When NASA’s heavy-lift Space Launch System rocket starts carrying astronauts beyond Earth orbit in the 2020s, it’ll also be carrying a key component built by Kirkland, Wash.-based Systima Technologies.
Systima will be responsible for providing a 27.6-foot-wide, ring-shaped joint assembly that separates the rocket’s universal stage adapter from its upper stage. The assembly will allow for the deployment of cargo and secondary payloads from the SLS once it rises into orbit.
Systima won the contract for the separation joint system this month from Dynetics, an Alabama-based company that’s the prime contractor for the universal stage adapter. The value of Systima’s contract is undisclosed, but it’s part of NASA’s $221.7 million contract with Dynetics.
“Systima is proud to be part of our country’s effort to push the boundaries of human exploration and discovery,” Tom Prenzlow, the company’s president, said in a news release. “Myself and the entire Systima team stand ready to help make this mission a success.”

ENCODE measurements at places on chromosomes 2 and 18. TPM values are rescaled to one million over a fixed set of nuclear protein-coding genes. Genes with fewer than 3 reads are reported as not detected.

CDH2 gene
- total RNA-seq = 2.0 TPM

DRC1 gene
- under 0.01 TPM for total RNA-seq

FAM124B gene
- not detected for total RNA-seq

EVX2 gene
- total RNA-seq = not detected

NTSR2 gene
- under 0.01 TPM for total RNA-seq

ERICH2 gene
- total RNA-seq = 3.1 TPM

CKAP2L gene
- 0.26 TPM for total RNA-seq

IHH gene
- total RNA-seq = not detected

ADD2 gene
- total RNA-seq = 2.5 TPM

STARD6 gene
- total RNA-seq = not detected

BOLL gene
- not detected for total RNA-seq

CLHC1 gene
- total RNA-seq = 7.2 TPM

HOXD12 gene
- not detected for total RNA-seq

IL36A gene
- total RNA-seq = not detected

The joint system will be adapted from similar hardware that Systima has built for other launch systems. It’ll be integrated into the universal stage adapter in time for the Space Launch System’s first crewed flight, EM-2, which is currently scheduled to send astronauts around the moon in the early 2020s.
NASA is spending billions of dollars to develop the SLS as a rocket capable of sending astronauts to cislunar space as well as to Mars and other deep-space destinations. The version that’s being developed for EM-2 is designed to have a 77-ton lift capacity to low Earth orbit, which would make it the most powerful rocket since the days of the Saturn V moon shots.
Systima was founded in 2002, and manufactures energetic components for defense, space and commercial markets. It also runs an environmental testing lab in Kirkland to support system qualification.
Other SLS contractors with connections to the Seattle area include Boeing, which is the prime contractor for the launch vehicle’s cryogenic stages and avionics suite; and Aerojet Rocketdyne, which is working on the rocket’s liquid-fueled engines.